Stamps.com today announces a service that allows people to design their own postage — from kids to cats to corporate logos — on their computers.
"It makes mailing a little more exciting," says Stamps.com CEO Ken McBride.
The company, which is based in Santa Monica, Calif., received exclusive permission from USPS to test their product, dubbed PhotoStamps.
A sheet of 20 self-adhesive, 37-cent PhotoStamps costs $16.99, more than twice the $7.40 cost of a sheet of traditional First Class stamps. (There's also a $2.99-per-order shipping and handling charge.) The personalized stamps also are available in other denominations, including 23-cent postcard (20 for $13.99) and $3.85 1-pound Priority Mail (20 for $89.99).
The process is simple: Log on to photostamps.com, upload an image, edit the design, place an order. The stamps arrive in four to seven business days. Next to the design is a bar code and unique serial number to prevent counterfeiting.
PhotoStamps fall under the USPS regulations for metered mail, so they are exempt from the regular-stamps rules that no living people can be featured and that those dead must be gone for 10 years (except for historic and presidential stamps).
There are PhotoStamp limits: no nudity, no controversial or politically partisan images and no copyrighted material. Fans hoping to honor, say, the New York Yankees or Jennifer Lopez won't get a stamp of approval.
"Of course, if Jennifer Lopez were to order a sheet of herself, that would be the exception," McBride says.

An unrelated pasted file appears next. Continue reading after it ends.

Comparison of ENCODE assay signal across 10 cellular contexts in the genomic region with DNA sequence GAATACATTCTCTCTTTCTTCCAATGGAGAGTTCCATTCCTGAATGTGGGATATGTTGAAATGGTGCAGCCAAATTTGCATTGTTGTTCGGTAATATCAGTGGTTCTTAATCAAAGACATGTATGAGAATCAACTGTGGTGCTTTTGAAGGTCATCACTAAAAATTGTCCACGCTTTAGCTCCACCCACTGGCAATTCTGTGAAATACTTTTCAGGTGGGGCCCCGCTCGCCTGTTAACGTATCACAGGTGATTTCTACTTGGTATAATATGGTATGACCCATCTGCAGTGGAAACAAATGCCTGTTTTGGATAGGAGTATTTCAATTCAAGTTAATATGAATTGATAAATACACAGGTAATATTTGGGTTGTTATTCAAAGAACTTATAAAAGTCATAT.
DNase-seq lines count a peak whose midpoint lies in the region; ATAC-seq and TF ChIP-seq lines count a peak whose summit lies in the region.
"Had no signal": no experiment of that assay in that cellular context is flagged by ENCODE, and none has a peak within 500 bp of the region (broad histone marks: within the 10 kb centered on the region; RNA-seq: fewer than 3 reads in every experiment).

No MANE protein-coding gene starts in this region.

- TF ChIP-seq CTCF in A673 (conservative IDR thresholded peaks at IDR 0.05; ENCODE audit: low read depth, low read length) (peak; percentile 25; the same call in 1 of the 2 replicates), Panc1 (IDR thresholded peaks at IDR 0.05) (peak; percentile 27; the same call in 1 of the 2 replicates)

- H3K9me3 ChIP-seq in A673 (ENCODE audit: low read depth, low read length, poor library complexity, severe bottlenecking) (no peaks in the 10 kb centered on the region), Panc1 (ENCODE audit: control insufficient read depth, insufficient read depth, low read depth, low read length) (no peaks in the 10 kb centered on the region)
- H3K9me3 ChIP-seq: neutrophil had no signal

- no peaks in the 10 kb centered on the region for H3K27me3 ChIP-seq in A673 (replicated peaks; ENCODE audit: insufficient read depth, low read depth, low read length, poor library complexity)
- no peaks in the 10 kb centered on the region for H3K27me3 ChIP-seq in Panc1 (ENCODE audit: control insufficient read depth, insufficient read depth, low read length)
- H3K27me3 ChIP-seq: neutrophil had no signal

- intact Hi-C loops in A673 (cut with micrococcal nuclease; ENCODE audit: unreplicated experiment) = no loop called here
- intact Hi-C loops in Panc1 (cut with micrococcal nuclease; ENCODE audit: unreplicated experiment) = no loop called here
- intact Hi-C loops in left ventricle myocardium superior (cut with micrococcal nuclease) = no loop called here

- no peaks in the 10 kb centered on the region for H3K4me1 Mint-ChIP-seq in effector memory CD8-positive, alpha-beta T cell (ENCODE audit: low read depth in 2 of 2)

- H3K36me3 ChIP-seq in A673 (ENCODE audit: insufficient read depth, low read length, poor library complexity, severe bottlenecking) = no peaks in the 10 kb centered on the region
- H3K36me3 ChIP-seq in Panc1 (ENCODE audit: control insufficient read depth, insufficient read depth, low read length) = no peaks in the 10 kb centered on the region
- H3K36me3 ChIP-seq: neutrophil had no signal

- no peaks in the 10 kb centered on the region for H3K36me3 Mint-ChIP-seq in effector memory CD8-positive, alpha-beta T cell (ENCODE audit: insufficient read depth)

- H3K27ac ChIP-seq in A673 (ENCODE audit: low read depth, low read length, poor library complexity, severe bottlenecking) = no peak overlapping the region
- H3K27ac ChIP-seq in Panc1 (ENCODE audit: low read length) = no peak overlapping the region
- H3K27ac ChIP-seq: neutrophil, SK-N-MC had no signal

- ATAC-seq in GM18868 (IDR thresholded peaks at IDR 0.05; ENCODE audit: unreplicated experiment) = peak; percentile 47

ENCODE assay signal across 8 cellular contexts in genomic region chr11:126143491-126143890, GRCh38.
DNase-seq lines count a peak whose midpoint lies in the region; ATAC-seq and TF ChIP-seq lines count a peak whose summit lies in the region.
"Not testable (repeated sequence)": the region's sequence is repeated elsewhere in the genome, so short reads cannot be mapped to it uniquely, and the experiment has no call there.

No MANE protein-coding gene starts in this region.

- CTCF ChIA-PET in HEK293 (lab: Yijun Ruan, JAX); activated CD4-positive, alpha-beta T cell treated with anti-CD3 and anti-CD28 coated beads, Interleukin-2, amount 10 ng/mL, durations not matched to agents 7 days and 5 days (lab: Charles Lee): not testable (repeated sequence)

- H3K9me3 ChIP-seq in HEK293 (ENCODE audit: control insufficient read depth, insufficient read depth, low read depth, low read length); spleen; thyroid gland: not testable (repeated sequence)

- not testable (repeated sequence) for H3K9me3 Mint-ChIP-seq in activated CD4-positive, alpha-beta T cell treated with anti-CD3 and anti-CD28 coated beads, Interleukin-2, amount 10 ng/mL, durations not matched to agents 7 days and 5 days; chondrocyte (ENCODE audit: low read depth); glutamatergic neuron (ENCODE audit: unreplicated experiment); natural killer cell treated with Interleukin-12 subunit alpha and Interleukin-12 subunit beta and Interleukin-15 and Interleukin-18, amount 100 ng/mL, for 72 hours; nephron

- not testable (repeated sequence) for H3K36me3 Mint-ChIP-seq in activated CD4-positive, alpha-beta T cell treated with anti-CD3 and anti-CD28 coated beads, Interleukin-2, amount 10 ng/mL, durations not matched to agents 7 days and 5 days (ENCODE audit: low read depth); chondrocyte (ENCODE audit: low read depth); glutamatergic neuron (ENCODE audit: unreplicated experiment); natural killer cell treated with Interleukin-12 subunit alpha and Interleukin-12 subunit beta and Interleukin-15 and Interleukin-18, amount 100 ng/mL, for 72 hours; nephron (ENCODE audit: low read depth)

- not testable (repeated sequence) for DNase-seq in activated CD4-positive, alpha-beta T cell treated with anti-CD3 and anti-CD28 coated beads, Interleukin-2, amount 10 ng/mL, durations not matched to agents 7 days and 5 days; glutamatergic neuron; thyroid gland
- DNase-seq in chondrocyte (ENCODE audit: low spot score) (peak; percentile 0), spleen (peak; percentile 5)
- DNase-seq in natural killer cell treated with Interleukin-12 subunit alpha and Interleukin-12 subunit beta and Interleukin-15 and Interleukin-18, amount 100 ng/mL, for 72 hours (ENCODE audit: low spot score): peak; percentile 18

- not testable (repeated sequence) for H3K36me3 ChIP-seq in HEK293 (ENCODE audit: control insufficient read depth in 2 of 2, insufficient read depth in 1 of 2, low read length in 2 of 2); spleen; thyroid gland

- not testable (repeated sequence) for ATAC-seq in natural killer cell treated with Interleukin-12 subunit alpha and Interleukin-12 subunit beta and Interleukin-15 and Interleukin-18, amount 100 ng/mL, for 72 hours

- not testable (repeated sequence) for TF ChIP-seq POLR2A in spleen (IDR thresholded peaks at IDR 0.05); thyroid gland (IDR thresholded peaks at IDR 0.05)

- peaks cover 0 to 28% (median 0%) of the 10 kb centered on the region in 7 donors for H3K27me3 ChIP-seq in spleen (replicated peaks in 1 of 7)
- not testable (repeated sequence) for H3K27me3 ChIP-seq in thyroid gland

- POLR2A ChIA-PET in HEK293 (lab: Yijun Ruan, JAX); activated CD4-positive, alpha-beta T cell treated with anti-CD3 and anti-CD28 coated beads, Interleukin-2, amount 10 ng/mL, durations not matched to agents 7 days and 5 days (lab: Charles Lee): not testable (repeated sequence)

Humans, not machines, will screen each image to make sure it complies with company guidelines. During a brief trial period last week, the most submitted images were babies, pets and family photos.
Custom stamps are already popular in some countries, including Canada and the United Kingdom.
USPS will not receive any additional funds from PhotoStamp beyond the face value. "We're just expanding options for customers," says spokesman Mark Saunders.
Stamps.com is targeting special-occasion mailings: wedding invitations, birth announcements, holiday cards.
"It's going to generate a lot of excitement," says Janet Klug, president of the American Philatelic Society. She supports anything that brings people back to snail mail, which is "going the way of the dodo bird."
But don't expect that Aunt Edna or Fido stamp to appreciate in value. Anyone can make a PhotoStamp, anytime they want. And, at almost $1 apiece, stamp collectors are unlikely to buy into them, Klug says. They are "very thrifty individuals."